The U.S. Secret Service issued an internal alert to law enforcement partners about identity thieves abusing the U.S. Postal Service’s Informed Delivery, a service that allows you to digitally preview your mail and manage package delivery. ID thieves have been using the Informed Delivery service “to identify and intercept mail, and to further their identity theft fraud schemes.”
The Secret Service’s warning, according to Krebs on Security, also stated, “Fraudsters were also observed on criminal forums discussing using the Informed Delivery service to surveil potential identity theft victims.”
Read more about how cyber criminals are abusing the US Postal Service’s Informed Delivery for ID theft and credit card fraud on CSO.
One-third of adults in the United States have experienced identity theft, putting them far ahead of other nations. Thirty-three percent is double the global average and more than three times the rate of people in France and Germany.
It’s one of the most concerning metrics to come from Proofpoint’s 2018 User Risk Report, which polled 6,000 working adults in the US, Australia, France, Germany, Italy, and the UK on their online behavior. What they learned is global security habits have much room for improvement.
Read more about the findings of the Proofpoint report on DarkReading.
Scammers have more ways to steal your personal information than ever before thanks to the proliferation of personal electronics these days which gives them access to your money. MTN News has some timely tips on how to prevent identity theft in this edition of Fraud Watch.
The Holy Grail for ID thieves is your Social Security number so instead of keeping it in your wallet or purse, lock it in a safe place. Another important document to secure is your checkbook because each check contains a lot of personal information, including your address, phone number, account number and banking routing number.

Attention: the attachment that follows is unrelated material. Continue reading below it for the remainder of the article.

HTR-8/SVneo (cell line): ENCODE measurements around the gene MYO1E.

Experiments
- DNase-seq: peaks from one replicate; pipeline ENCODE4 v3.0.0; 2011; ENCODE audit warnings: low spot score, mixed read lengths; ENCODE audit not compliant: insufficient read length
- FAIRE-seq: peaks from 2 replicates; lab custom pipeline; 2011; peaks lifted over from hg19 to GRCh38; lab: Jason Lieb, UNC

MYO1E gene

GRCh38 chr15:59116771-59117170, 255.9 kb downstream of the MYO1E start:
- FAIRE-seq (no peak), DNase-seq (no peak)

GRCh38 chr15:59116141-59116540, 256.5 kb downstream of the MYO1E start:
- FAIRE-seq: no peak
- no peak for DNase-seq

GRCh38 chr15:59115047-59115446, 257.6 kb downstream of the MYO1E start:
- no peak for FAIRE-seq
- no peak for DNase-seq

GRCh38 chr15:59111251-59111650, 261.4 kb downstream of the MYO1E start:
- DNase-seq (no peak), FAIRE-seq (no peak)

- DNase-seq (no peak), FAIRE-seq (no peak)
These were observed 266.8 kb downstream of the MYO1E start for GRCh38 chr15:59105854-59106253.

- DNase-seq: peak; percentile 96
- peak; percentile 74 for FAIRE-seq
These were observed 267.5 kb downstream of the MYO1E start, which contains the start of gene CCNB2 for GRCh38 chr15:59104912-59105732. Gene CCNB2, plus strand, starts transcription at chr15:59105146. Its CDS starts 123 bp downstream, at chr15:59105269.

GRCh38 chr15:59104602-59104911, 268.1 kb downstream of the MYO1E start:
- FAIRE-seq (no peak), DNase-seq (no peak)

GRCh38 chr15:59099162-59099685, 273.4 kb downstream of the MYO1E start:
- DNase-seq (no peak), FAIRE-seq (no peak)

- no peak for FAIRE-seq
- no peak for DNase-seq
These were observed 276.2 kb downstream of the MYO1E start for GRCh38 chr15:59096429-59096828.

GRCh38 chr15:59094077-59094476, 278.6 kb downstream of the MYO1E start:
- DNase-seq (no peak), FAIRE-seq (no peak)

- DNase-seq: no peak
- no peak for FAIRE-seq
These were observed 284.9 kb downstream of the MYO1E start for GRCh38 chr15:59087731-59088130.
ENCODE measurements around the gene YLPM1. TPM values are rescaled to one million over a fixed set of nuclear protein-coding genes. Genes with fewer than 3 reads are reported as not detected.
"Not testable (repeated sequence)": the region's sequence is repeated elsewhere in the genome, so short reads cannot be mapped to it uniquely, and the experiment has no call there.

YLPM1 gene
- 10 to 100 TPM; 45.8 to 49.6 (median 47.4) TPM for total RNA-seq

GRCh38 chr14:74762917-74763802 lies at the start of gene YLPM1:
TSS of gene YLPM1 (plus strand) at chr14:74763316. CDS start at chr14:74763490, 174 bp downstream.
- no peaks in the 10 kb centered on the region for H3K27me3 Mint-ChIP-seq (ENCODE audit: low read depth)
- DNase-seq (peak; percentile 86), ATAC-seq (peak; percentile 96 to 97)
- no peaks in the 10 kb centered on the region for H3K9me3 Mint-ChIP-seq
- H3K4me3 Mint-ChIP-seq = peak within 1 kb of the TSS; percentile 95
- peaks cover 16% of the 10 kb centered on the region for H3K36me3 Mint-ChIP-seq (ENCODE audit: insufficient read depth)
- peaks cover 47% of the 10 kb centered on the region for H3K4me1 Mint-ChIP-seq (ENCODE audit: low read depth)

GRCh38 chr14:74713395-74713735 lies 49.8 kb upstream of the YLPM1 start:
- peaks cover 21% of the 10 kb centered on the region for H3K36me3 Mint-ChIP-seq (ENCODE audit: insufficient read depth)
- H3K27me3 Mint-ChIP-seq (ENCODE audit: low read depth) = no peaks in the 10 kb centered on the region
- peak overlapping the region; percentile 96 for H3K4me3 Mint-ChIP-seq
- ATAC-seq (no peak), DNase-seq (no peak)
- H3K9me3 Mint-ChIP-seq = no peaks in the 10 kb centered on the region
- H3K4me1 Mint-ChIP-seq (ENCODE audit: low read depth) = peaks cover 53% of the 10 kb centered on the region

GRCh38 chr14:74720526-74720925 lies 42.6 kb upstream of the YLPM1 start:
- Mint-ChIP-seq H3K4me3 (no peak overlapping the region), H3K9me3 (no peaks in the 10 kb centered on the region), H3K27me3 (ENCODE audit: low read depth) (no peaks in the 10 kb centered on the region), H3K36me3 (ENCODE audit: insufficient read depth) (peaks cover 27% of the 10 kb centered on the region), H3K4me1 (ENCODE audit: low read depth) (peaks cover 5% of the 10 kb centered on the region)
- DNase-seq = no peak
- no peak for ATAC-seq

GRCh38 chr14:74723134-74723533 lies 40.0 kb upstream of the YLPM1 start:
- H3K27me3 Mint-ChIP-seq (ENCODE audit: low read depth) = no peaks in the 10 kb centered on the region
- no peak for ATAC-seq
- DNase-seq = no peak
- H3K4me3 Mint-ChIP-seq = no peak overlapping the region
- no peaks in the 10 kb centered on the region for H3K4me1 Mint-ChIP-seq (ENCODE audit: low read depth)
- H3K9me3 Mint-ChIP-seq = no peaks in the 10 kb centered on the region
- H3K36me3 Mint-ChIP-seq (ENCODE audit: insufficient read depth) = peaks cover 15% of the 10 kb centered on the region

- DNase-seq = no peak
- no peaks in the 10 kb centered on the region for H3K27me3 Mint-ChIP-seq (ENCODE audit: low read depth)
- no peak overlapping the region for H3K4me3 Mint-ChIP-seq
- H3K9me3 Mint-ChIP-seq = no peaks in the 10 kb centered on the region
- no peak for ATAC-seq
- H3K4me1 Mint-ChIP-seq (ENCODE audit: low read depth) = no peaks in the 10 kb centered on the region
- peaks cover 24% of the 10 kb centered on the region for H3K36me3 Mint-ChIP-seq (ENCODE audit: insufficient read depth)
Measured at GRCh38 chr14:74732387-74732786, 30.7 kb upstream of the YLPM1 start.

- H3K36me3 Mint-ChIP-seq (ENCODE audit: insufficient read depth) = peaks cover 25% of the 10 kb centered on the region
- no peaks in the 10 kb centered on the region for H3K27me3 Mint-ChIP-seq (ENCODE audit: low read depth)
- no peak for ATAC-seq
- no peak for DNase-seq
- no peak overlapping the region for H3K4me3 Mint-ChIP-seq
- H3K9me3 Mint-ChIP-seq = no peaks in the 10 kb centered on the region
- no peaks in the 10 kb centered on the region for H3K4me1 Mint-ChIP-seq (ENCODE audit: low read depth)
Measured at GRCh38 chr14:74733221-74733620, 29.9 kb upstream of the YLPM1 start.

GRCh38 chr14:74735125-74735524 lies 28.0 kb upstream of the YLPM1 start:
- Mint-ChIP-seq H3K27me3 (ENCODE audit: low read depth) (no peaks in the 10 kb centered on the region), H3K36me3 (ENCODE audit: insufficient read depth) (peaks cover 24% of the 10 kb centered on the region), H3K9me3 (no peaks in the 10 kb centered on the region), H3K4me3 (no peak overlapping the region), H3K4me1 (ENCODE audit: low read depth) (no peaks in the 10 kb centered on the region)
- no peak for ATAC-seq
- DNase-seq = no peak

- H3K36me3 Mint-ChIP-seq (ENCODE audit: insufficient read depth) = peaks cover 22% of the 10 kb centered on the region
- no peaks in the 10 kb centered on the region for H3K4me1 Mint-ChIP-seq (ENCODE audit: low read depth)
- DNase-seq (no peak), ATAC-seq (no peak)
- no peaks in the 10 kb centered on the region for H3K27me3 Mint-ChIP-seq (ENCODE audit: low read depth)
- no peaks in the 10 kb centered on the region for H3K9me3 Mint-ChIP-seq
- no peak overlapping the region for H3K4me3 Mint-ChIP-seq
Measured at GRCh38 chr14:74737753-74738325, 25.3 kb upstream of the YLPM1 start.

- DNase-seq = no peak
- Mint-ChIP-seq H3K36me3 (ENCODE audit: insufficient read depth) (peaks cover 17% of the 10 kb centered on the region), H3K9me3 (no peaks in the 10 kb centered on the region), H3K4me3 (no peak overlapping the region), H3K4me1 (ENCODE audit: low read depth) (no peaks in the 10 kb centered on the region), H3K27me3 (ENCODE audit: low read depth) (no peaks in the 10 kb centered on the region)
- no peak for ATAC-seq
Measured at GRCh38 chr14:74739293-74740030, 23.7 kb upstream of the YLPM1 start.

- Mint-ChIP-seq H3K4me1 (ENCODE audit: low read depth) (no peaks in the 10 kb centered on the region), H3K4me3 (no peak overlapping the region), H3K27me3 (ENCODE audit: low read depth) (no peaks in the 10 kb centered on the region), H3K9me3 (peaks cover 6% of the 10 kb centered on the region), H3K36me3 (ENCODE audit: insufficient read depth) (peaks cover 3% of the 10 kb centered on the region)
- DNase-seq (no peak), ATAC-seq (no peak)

Read about how to avoid shoulder surfing and identity theft on KPAX.
Imagine one fine day you wake up to find some unknown entity using your credit card from somewhere across the continent. No authority can help you as it is intercontinental cybercrime so you are left to helpless watching the thieves steal your hard earned money. Most identity thefts are done to steal your financial data. Cybercriminals steal your online identity through sophisticated phishing attacks. Identity thieves, scammers, and fraudsters trick Internet users into submitting personal information to illegitimate websites.
Phishing scams are usually operate in the form of spam or pop-ups and are often difficult to detect. Once the fraudsters steal your personal information, they can use it for all types of identity theft, putting your good credit and good name at risk.
Because phishing is one of the most devious forms of identity theft, it is important for you to become familiar with various types of phishing scams as well as to learn how to guard against them.
8 Ways To Avoid Phishing Scams
To help you protect yourself from phishing, we offer the following tips:
1. Guard against spam. Be especially cautious of emails that:
* Come from unrecognized senders.
* Ask you to confirm personal or financial information over the Internet and/or make urgent requests for this information.
* Aren’t personalized.
* Try to upset you into acting quickly by threatening you with frightening information.
2. Communicate personal and financial information only via phone or secure websites. When conducting online transactions, look for a sign that the site is secure such as a lock icon on the browser’s status bar or an “https:” HTTPs websites cut down the risk of hackers poaching your financial and personal data in transit.
While giving information is fine but also, beware of phone phishing schemes. Do not divulge your financial or personal information over the phone unless you initiate the call. Be cautious of emails that ask you to call a phone number to update your account information as well.